Oil prices: End of Iran sanctions sends prices lower - but Opec says this year the US shale oil industry will finally feel the burn and cut production

Iran hopes to get at least one million barrels a day onto the world market - sending prices lower
Iran hopes to get at least one million barrels a day onto the world market - sending prices lower (Source: Getty)

There seems no end in sight for sliding oil prices, as black gold fell to $28 a barrel for the first time in 12 years. It’s now priced 70 per cent lower than its $120 peak in June 2014.

Forecasts of $20 a barrel made by Goldman Sachs last summer seemed outlandish at the time. But as US sanctions against Iran were lifted this weekend and it primes the pumps to get more oil onto the world market, both Brent crude and West Texas Intermediate have faced unwavering negativity. “Oil continues to be the shorters’ playground,” says Alastair McCaig of IG, referring to the traders who have bet prices would fall further – and won.

$30 a barrel was widely seen as a psychologically important barrier, a level which would be tested, but not really broken. Now, if oil settles below $30 the stage will be set for it to head towards 16-year lows of $25, last reached in April 2003, says Lukman Otunuga of FXTM.

Oversupply remains the dominant force. Iran is home to 10 per cent of the world’s proven reserves, and hopes to get 500,000 barrels a day onto the market immediately, before increasing production. Although the Iran situation has been known for some time, traders have such a bleak outlook towards oil right now that the news was taken badly.

“It doesn’t matter how much Iran adds to the market,” says Georgi Slavov of Marex Spectron. “People are expecting 1m-2m barrels a day, but whatever it adds is bearish for oil because sentiment is so negative and the price has been ticking down.”

The Organisation of the Petroleum Exporting Countries (Opec) has acknowledged that an extra 2m barrels a day will hit the world market from projects already in the pipeline – including the US’s recently-lifted ban on exporting crude ­­– adding to the “phenomenal” level of supply out there already.

However, the group said it expects low oil prices to finally hit US output, and predicts global production will begin to decline this year. “After seven straight years of phenomenal non-Opec supply growth, often greater than 2m barrels a day, 2016 is set to see output decline as the effects of deep capex cuts start to feed through,” the group said in its closely-watched monthly report.

It’s a brave statement about the US shale oil industry, which has proven more resilient than anyone expected. “Agile is the word that best describes those guys. They are incredibly cautious and very experienced in managing costs,” says Slavov. When oil prices first began to fall, US shale producers actually increased output.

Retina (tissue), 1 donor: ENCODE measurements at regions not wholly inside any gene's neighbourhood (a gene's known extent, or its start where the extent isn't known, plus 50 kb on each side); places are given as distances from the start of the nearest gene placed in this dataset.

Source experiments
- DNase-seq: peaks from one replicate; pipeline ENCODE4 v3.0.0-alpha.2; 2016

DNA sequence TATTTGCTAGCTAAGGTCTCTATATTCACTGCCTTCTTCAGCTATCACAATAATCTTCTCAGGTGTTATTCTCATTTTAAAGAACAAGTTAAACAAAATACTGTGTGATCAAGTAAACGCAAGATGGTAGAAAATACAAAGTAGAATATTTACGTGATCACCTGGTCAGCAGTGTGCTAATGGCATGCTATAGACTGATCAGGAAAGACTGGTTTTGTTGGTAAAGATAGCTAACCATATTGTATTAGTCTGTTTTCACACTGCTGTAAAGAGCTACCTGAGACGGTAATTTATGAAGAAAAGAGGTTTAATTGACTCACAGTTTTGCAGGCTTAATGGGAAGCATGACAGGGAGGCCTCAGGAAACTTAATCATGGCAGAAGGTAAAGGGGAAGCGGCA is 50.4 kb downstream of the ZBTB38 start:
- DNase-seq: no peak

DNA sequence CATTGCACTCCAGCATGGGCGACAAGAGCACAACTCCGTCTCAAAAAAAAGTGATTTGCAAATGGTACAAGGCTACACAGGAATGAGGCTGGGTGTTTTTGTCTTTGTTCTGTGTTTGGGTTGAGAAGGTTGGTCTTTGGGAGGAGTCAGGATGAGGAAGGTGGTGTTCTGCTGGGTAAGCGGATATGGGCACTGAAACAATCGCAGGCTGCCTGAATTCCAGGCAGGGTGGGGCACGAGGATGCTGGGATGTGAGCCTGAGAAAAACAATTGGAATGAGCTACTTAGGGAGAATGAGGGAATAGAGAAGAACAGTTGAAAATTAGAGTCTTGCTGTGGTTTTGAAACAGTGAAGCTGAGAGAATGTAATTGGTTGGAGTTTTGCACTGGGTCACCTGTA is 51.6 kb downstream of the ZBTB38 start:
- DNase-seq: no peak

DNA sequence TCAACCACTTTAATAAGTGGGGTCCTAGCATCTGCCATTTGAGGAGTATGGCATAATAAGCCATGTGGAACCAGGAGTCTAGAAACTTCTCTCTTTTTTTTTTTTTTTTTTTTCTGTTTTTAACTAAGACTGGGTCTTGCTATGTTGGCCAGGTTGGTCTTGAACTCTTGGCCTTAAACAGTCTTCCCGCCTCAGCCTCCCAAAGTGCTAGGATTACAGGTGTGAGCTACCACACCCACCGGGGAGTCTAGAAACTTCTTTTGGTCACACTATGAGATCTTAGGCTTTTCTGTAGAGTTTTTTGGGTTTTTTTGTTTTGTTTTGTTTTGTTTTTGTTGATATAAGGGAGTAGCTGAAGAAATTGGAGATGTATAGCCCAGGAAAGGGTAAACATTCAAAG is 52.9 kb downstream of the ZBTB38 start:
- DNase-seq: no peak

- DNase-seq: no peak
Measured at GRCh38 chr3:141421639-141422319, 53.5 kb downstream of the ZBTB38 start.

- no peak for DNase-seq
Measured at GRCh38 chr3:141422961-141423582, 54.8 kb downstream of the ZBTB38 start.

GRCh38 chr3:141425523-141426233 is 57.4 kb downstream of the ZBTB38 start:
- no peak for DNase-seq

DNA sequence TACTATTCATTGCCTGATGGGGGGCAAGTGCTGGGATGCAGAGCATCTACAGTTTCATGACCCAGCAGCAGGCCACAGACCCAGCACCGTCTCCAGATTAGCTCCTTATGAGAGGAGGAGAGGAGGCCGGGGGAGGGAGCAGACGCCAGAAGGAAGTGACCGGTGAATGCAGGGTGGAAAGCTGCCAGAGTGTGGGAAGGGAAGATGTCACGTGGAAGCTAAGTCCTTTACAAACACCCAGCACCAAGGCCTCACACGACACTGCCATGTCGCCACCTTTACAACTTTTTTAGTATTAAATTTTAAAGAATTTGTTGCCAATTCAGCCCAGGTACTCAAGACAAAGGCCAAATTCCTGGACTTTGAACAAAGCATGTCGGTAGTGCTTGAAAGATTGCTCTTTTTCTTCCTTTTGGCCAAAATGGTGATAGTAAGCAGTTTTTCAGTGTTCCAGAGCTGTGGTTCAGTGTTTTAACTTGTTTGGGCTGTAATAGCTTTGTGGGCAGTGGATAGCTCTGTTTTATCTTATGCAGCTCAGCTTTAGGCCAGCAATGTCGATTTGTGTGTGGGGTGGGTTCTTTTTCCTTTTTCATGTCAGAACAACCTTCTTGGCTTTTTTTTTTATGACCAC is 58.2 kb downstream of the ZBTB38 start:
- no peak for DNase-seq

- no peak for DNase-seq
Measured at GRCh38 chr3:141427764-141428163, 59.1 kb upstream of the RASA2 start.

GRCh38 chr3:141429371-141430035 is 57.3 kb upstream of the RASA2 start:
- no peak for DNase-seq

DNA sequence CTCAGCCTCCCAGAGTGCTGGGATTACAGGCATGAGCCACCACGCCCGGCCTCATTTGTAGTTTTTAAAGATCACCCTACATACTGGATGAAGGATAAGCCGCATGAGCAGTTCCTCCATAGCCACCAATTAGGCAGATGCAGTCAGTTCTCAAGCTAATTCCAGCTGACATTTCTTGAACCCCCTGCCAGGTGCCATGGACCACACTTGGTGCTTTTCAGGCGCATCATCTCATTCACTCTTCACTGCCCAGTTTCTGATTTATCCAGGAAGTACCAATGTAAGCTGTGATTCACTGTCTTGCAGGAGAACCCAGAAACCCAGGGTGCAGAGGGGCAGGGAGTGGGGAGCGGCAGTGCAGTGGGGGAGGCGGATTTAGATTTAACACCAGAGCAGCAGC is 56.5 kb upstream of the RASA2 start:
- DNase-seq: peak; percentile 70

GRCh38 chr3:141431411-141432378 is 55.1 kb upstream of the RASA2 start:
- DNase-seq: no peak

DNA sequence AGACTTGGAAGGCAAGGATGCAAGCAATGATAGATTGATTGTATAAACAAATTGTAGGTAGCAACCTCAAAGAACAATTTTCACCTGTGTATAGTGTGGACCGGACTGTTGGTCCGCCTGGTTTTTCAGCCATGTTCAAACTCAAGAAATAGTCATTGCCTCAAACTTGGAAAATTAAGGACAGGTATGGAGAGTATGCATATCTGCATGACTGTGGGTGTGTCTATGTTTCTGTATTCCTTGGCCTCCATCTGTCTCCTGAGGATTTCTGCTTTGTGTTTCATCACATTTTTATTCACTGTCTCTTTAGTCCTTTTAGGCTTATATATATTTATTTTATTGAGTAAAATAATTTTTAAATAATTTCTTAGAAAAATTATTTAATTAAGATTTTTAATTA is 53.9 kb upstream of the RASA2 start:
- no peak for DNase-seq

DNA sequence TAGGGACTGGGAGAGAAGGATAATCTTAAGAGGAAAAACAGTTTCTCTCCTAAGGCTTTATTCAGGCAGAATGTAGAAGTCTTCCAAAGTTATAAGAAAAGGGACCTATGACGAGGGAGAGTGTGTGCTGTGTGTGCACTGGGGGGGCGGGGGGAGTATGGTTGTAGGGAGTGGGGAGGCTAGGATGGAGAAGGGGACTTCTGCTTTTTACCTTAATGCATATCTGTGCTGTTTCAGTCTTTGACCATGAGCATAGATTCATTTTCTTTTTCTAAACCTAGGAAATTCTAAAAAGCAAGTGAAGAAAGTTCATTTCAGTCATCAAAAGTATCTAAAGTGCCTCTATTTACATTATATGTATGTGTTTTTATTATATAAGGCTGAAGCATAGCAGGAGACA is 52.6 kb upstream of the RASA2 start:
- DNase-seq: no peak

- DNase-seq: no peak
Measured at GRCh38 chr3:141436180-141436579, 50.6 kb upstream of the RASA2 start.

They are now surviving on massively restructured businesses and shaky finances. The losses endured in the industry were exemplified by mining giant BHP Billiton’s announcement of a $7.2bn write-down in its shale operation. It’s a hefty loss for a company which spent £20.6bn on two acquisitions in 2011 – a time when oil prices seemed destined to stay high.

Time will tell if Opec is right, and supplies do begin to fall, but traders’ attention has also turned towards lack of demand. China releases GDP statistics today and analysts are forecasting lower numbers – another factor which will depress oil prices.

“As the world’s largest consumer, China is still driving the market,” says McCaig. “As much as a rebalancing in the supply side of the equation is warranted, oil producers would love to see an upturn in demand as well.”

Amid all of this, Opec is an increasingly fractured union. Nigeria has been calling for an emergency meeting to discuss group strategy, but UAE later rubbished its request. The last bi-annual meeting ended in acrimony, when Venezuela’s calls for a lower production target apparently fell on deaf ears. Opec announced no formal production level, reflecting the divisions within the group.

If there’s anything the last two years have shown, it’s that predicting the direction of the oil price is a fool’s game. But with so much bad news out there for oil, it’s hard to believe the negatives aren’t fully priced in. This is why some experts expect prices to rise from here. “Oil prices could have a little more downside in the near term, but we see this as part of a broad bottoming process. Oil should then be able to drift higher over the remainder of 2016,” says Sophie Chardon of Lombard Odier.

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